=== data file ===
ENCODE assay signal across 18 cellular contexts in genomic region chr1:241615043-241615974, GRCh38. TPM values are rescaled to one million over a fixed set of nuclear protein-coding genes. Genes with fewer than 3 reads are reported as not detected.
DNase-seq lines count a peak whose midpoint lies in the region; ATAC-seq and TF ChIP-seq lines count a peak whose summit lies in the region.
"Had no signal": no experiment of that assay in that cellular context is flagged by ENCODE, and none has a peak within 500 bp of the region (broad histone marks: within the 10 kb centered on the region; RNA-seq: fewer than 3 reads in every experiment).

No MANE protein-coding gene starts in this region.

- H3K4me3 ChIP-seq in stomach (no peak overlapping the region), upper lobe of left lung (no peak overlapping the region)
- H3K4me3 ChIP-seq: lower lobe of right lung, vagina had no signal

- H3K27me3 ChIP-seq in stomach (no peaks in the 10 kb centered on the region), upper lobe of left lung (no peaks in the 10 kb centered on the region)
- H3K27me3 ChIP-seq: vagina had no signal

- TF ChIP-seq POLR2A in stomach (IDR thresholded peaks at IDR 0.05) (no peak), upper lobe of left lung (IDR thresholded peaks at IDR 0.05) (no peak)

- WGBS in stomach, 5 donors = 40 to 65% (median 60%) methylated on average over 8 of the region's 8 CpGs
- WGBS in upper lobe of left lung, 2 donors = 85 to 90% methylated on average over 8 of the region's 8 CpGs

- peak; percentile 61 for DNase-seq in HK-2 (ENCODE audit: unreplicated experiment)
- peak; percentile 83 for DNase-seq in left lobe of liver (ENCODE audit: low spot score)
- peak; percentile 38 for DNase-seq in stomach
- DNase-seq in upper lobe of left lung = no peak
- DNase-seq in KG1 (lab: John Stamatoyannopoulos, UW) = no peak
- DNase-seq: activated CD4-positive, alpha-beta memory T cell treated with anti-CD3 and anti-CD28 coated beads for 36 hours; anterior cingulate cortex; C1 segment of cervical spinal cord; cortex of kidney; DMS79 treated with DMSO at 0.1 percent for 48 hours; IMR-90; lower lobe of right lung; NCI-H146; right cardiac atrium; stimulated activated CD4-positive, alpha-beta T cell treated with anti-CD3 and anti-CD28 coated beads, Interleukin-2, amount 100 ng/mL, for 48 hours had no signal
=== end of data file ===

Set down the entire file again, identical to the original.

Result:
ENCODE assay signal across 18 cellular contexts in genomic region chr1:241615043-241615974, GRCh38. TPM values are rescaled to one million over a fixed set of nuclear protein-coding genes. Genes with fewer than 3 reads are reported as not detected.
DNase-seq lines count a peak whose midpoint lies in the region; ATAC-seq and TF ChIP-seq lines count a peak whose summit lies in the region.
"Had no signal": no experiment of that assay in that cellular context is flagged by ENCODE, and none has a peak within 500 bp of the region (broad histone marks: within the 10 kb centered on the region; RNA-seq: fewer than 3 reads in every experiment).

No MANE protein-coding gene starts in this region.

- H3K4me3 ChIP-seq in stomach (no peak overlapping the region), upper lobe of left lung (no peak overlapping the region)
- H3K4me3 ChIP-seq: lower lobe of right lung, vagina had no signal

- H3K27me3 ChIP-seq in stomach (no peaks in the 10 kb centered on the region), upper lobe of left lung (no peaks in the 10 kb centered on the region)
- H3K27me3 ChIP-seq: vagina had no signal

- TF ChIP-seq POLR2A in stomach (IDR thresholded peaks at IDR 0.05) (no peak), upper lobe of left lung (IDR thresholded peaks at IDR 0.05) (no peak)

- WGBS in stomach, 5 donors = 40 to 65% (median 60%) methylated on average over 8 of the region's 8 CpGs
- WGBS in upper lobe of left lung, 2 donors = 85 to 90% methylated on average over 8 of the region's 8 CpGs

- peak; percentile 61 for DNase-seq in HK-2 (ENCODE audit: unreplicated experiment)
- peak; percentile 83 for DNase-seq in left lobe of liver (ENCODE audit: low spot score)
- peak; percentile 38 for DNase-seq in stomach
- DNase-seq in upper lobe of left lung = no peak
- DNase-seq in KG1 (lab: John Stamatoyannopoulos, UW) = no peak
- DNase-seq: activated CD4-positive, alpha-beta memory T cell treated with anti-CD3 and anti-CD28 coated beads for 36 hours; anterior cingulate cortex; C1 segment of cervical spinal cord; cortex of kidney; DMS79 treated with DMSO at 0.1 percent for 48 hours; IMR-90; lower lobe of right lung; NCI-H146; right cardiac atrium; stimulated activated CD4-positive, alpha-beta T cell treated with anti-CD3 and anti-CD28 coated beads, Interleukin-2, amount 100 ng/mL, for 48 hours had no signal